Overheard at GMM HQ
"We may not have a crystal ball to predict our performance, but examining our client wins is the next best thing.” - Ronda Fallon, on Grey Matter Marketing’s recently published case studies.
WHAT THE INDUSTRY IS BUZZING ABOUT
SO TIRED I COULD DIE
Literally. A recent NYT article cites that chronic insomnia, which affects 5% - 10% of older adults, is linked to an increased risk of developing hypertension, Type 2 diabetes, heart attack, depression, anxiety and premature death. So if you didn’t have enough to stress about while trying to fall asleep, go ahead and add that to the list.
THIS INFO BROUGHT TO YOU BY THE NUMBER 6
The magic number of hours of sleep necessary to ward off the insomnia grim reaper may be six hours. Researchers at the Pennsylvania State University College of Medicine found that the risk of developing hypertension was five times greater among those who slept less than five hours a night, but there was no increased risk among those who regularly slept six or more hours. Likewise, the risk of developing diabetes was twice as great for those who slept between five and six hours.
Trouble sleeping? While a shift called a circadian phase advance naturally occurs with advancing years, healthy sleep habits like minimizing the use of caffeine, cigarettes, stimulants and especially alcohol can help. Nighty night.
The first gene therapy for children under 2 with spinal muscular atrophy (SMA) has recently been approved by the FDA, offering a novel treatment for the leading genetic cause of death in infants. In speaking about the approval, FDA Commissioner Ned Sharpless, M.D. said, “The potential for gene therapy products to change the lives of those patients who may have faced a terminal condition, or worse, death, provides hope for the future.”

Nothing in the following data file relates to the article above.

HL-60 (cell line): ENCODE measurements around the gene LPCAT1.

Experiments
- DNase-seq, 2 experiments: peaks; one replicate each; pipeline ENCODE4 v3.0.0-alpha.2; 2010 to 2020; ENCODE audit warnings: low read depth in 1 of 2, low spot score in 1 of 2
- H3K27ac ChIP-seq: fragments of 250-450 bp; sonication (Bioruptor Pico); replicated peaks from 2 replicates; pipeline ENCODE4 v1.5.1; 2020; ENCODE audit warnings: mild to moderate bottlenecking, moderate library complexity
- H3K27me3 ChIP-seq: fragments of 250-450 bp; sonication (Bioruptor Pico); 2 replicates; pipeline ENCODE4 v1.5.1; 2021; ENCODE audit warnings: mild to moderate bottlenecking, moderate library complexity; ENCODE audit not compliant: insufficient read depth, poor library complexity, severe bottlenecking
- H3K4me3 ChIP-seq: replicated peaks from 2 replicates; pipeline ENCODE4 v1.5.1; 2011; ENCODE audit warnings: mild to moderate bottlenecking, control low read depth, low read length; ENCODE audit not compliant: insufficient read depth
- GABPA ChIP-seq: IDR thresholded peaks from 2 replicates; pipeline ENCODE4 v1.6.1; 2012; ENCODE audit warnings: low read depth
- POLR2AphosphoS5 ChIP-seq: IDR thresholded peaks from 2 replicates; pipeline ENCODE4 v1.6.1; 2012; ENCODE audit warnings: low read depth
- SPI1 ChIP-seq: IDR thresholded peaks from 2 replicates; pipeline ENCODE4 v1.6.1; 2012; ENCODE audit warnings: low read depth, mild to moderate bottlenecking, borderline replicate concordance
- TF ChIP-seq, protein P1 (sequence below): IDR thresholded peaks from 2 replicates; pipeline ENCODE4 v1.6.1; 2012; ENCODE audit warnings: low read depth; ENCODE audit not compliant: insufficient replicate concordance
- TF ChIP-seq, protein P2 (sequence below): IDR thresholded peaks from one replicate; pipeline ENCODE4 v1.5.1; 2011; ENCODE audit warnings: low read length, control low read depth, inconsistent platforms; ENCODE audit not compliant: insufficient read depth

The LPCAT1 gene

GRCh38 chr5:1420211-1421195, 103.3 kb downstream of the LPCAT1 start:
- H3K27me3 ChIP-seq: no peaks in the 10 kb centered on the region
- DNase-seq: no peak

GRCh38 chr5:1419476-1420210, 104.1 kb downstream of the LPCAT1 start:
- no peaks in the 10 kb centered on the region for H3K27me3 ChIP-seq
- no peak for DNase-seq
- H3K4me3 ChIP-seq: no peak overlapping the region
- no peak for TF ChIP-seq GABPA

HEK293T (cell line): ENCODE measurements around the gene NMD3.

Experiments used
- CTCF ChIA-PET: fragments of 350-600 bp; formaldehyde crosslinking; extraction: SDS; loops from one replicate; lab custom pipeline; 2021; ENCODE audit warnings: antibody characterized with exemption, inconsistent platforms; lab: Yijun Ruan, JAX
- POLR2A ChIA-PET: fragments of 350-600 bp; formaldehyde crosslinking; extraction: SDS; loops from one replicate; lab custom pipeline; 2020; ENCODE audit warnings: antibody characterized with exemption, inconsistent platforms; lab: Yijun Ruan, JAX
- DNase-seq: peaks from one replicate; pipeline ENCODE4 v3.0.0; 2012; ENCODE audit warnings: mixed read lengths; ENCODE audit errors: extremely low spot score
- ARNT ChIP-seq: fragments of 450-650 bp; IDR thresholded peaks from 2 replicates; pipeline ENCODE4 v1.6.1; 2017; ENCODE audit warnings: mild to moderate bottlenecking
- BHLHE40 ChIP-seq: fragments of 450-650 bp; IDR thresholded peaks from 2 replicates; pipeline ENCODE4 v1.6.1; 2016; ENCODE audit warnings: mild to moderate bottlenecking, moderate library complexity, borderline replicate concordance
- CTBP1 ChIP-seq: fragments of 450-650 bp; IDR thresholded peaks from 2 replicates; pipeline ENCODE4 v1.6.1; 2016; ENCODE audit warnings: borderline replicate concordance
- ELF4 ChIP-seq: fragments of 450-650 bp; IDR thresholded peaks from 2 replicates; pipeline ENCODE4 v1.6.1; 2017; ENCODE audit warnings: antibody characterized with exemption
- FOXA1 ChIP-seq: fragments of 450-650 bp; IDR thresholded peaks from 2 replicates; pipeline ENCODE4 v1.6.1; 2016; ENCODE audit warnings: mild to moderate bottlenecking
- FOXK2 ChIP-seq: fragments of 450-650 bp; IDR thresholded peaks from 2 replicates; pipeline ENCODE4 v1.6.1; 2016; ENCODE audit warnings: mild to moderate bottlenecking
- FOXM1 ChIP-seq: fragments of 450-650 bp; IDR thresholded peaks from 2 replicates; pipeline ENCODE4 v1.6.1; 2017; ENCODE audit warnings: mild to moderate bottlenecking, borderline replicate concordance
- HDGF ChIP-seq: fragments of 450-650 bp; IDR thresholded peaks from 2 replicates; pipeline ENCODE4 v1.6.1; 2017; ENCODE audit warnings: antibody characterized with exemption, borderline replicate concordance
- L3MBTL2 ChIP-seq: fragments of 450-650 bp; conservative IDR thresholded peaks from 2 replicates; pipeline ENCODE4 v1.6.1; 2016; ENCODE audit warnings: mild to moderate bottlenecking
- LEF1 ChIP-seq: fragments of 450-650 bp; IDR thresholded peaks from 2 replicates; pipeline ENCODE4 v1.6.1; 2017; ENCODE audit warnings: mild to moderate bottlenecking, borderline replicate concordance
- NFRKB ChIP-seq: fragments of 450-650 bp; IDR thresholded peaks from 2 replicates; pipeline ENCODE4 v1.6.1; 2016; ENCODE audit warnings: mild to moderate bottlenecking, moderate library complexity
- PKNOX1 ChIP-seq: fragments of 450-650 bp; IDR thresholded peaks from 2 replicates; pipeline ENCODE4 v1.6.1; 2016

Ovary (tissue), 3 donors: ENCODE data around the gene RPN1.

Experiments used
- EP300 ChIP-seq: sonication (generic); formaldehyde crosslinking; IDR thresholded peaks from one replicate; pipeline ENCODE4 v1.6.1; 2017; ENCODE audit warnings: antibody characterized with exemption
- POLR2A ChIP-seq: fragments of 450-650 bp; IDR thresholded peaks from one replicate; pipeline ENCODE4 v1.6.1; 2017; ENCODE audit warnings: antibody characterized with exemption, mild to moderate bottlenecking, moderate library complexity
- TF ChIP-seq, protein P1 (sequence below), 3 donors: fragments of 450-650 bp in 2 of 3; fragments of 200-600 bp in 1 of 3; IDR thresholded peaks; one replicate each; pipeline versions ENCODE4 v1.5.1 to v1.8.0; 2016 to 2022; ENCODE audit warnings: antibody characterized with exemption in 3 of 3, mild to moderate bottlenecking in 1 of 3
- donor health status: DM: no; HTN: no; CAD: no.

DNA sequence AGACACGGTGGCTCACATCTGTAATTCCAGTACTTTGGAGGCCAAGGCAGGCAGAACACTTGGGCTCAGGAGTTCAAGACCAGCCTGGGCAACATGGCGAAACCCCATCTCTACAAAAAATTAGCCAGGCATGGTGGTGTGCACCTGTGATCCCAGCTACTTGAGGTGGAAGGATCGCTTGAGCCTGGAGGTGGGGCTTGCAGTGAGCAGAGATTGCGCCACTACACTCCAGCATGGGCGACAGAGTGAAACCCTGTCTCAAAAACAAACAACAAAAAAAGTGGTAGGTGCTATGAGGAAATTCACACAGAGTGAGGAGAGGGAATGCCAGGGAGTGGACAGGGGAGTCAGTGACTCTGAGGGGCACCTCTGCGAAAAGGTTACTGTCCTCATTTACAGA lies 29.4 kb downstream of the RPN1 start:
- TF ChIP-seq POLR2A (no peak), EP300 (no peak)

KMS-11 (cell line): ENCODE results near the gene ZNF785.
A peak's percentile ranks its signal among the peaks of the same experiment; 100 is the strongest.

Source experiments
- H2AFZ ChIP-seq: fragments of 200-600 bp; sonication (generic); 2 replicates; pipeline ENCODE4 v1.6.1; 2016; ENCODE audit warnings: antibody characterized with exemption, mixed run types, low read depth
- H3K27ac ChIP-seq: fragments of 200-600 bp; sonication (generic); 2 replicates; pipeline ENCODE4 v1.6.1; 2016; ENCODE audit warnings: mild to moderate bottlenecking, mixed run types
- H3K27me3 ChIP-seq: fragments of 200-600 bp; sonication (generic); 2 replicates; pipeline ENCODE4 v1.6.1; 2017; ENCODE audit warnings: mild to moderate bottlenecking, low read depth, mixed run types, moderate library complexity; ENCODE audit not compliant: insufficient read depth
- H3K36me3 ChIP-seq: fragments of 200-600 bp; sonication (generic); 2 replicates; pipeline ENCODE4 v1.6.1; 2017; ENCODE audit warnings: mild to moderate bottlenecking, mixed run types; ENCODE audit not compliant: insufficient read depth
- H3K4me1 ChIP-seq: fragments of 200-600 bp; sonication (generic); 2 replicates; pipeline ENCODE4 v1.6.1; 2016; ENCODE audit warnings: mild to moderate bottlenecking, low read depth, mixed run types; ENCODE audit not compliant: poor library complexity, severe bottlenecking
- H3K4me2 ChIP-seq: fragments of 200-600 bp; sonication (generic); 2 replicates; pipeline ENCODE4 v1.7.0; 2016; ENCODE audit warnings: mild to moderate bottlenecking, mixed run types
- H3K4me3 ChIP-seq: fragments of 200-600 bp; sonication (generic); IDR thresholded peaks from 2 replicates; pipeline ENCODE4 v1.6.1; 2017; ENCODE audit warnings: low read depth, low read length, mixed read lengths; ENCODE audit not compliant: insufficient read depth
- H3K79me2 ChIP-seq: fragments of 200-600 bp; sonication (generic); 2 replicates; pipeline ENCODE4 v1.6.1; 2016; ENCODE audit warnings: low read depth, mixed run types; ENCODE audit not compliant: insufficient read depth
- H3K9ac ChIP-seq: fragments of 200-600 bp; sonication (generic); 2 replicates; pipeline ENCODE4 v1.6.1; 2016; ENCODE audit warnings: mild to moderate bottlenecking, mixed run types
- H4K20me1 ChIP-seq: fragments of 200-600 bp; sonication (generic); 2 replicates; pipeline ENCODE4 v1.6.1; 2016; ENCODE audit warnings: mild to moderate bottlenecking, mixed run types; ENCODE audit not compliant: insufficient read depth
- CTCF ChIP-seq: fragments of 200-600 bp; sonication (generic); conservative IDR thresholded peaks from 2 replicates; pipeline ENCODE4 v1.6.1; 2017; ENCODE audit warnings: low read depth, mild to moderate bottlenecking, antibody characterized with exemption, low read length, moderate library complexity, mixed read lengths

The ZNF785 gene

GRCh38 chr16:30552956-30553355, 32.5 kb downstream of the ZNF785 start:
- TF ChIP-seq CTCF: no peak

Onasemnogene abeparvovec-xioi (Zolgensma, AveXis Inc, a Novartis company) is a breakthrough orphan drug that just may save countless affected children's lives; in addition to prolonged survival rates, clinical trials also showed improvement in muscle movement and function. At $2 million for a single dose, Novartis’s Zolgensma is the most expensive medicine to date. It’s the insurance companies’ world and we’re just living in it.
The maker of the new drug is working closely with payers to create 5-year outcomes-based agreements and novel pay-over-time options, hoping to give patients with SMA another treatment option to minimize the progression of SMA and improve survival.
THE NOT TOO MUCH, NOT TOO LITTLE
The ECRI once again named medication errors related to infusions pumps as the top technology hazard for 2019. That’s bad news given that 90% of hospital patients receive IV infusion therapy. The good news is that the FDA recently approved Ivenix, a large-volume infusion pump that features proprietary technology that measures the fluid moving through the pump and adjusts its action in real time. Consider it the Goldilocks of infusion pumps.
SO EASY MY KID CAN DO IT?
Operating the pump was designed with a smartphone-like user interface, which lets clinicians remotely monitor infusions and be notified of any problems. No ability to play Words with Friends though .
The bottom line, infusion pump errors are estimated to cost approximately $2 billion annually and can result in serious or life threatening adverse events. We’re pumped (pun intended) the data suggests that the Ivenix Infusion System can enable clinicians to more quickly administer IV medications with significantly fewer errors.
GOOD TO KNOW
Despite all the hoopla you’ve probably heard over the last several weeks, your phone is probably not, in fact, messing with your head. Like, your actual skull. #mindblown.